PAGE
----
From Windmill to House


Including technical details of Coddington Tower Mill





After the mill ceased to work, the building and land was sold to Peter Hutchison in 1947 - though presumably with Samuel Lee remaining as a tenant. Samuel Lee is listed in Trade Directories as living at Coddington Mill in 1951, 1957 and 1961.
Although the sails were falling off in 1958 the building was listed in 1969. In 1974 it was described thus:
"There is only one doorway, which is at ground level, the door itself is missing and cattle wander in and out at will. The floors have been removed which gives the interior a striking appearance as one can look up through a criss-cross of huge beams and see the whole shell of the mill, with windows disposed at random. There is a millstone lying on the ground inside the mill and another lying outside used as a well cover."
{insert picture(s) of the mill during conversion into a house}
The next owner bought the mill in 1984. Since then he has restored the tower and incorporated it into a new private house - initially single but now two-storey. The rescued mill tower now has a secure future.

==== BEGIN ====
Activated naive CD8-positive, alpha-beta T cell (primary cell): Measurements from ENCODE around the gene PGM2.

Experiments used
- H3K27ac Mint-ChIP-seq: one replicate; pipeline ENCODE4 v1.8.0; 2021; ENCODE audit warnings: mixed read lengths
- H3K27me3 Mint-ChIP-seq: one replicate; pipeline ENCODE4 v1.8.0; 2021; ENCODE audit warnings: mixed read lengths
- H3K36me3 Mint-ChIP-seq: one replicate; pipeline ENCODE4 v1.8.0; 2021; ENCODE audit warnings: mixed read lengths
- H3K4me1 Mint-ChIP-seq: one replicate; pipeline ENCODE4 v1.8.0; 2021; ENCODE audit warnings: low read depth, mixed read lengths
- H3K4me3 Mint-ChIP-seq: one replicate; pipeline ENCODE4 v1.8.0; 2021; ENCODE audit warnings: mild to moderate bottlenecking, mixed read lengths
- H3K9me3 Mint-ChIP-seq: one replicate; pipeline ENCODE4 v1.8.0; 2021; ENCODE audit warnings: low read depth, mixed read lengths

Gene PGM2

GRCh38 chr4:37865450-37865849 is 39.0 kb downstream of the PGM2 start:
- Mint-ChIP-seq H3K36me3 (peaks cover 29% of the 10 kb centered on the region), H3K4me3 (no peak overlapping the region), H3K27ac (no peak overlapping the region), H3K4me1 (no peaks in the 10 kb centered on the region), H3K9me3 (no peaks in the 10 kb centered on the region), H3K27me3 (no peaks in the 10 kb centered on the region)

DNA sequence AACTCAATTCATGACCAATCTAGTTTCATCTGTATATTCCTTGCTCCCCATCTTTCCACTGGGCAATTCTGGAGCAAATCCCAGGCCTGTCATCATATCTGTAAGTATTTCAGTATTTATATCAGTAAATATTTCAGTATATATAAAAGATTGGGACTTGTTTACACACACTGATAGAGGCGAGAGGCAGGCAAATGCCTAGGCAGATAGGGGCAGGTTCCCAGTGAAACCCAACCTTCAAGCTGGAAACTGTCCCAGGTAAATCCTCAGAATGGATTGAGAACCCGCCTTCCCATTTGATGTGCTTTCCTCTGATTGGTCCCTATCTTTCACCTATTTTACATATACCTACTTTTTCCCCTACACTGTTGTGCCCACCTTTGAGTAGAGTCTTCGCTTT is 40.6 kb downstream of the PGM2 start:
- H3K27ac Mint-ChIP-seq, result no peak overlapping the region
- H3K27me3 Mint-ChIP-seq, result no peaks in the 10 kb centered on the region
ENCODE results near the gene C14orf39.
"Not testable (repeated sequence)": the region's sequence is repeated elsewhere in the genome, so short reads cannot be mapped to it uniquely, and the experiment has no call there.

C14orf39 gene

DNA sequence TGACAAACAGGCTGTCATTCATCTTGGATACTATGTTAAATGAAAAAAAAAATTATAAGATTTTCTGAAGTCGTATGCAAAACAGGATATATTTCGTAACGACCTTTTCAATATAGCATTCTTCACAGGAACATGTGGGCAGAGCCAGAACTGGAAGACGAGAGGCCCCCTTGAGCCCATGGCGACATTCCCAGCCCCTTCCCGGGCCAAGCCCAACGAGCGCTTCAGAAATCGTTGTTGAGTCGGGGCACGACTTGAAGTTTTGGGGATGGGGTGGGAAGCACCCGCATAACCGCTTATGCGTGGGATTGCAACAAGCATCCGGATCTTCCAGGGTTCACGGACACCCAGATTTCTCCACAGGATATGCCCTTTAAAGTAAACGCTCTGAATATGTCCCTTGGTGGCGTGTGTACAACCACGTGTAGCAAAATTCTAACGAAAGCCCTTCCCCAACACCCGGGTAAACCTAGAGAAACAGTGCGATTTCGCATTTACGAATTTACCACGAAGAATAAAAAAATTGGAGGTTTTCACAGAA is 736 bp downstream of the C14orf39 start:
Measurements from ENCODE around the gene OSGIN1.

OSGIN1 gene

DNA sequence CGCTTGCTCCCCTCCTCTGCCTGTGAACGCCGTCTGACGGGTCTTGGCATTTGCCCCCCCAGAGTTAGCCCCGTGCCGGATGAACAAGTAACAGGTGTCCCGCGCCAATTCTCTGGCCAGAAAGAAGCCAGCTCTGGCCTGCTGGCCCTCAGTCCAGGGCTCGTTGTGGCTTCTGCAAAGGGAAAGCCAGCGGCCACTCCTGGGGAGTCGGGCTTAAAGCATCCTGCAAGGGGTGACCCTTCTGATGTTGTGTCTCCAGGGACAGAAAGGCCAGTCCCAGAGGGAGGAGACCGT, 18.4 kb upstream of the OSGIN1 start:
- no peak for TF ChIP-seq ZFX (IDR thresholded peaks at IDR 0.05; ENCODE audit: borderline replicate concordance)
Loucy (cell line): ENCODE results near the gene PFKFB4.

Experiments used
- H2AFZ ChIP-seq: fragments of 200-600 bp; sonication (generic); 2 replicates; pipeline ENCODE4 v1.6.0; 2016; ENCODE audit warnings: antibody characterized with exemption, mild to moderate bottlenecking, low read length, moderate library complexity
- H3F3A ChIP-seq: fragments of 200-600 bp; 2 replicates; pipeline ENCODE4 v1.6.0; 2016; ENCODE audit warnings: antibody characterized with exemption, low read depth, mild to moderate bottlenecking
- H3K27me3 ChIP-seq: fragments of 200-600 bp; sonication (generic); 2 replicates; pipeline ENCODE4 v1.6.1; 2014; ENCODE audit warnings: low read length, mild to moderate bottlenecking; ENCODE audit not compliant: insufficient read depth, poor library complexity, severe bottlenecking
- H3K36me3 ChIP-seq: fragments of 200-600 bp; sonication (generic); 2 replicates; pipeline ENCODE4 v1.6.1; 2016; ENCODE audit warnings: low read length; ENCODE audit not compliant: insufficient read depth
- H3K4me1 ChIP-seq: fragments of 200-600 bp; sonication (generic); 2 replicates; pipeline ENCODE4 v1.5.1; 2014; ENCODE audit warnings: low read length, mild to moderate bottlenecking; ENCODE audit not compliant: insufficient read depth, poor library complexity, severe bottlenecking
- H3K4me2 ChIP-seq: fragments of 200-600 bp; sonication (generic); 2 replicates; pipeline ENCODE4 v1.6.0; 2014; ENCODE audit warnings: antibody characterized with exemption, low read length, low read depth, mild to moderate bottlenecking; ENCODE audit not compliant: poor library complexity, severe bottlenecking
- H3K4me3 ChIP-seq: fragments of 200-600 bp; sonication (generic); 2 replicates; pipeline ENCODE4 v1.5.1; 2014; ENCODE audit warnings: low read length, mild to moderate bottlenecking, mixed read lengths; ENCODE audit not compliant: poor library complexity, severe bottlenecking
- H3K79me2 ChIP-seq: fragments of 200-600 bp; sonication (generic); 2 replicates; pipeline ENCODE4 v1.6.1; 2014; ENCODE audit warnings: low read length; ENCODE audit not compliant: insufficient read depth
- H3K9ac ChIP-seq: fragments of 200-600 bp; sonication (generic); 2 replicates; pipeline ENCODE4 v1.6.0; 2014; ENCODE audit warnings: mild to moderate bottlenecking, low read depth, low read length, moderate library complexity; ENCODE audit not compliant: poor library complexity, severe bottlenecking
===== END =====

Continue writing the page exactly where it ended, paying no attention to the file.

Technical Details of Coddington Tower Mill

from the Newcomen Society, 1962

Coddington Mill


4-storey, tarred and flared at the base


ogee-shaped and (unusually) is painted black


'live curbs' - all other Nottingham mills except Tuxford have shot or dead curbs


two single and two double patent anti-clockwise sails. The sails are dished. The bull-nose front striking gear that had a plate instead of a spider.


has an iron neck-bearing with no brass and a 9 inch diameter neck

Brake wheels, brakes & wallowers

Pitch of Cogs - 4 in;  Brake Wheel - 80 wood; No. of cogs in wallower - 32 solid wood built up in four parts; Great Spur Wheel - 64 wood

Great spur wheels & stone nuts

Coddington and Arnesby mills have mortise wheels.  The cap of the top bearing of the quant was removed; one quant was of wrought iron and 3 in. by 1in. section. 

Stones & Governers

The many-height was called a "Nick Bates"

Sack Hoists & Dressing Machines

A large boulter was driven from a downturned bevel ring on the underside of the great spur wheel and there was a subsidiary belt to a crank-driven shaker at the upper end of the bolter to ensure a regular feed

Auxiliary Power

A 15hp Crossley gas engine was used

Miscellaneous Details

The mill was built in 1859 - said to have given 40 hp under good conditions. Damage by blast from a land mine during the last war ended her working life. On the bolter was inscribed the following:-

"Brush me well and keep me clean

The work I'll do will soon be seen

But I am like ladies fair

I love to dress I do declare"



Follow these links for more information about the mill:

Coddington Windmill Introduction

Milling around Newark before 1600

Milling and Millers from 1600 - 1830

The Lee family at Coddington mill 1830 onwards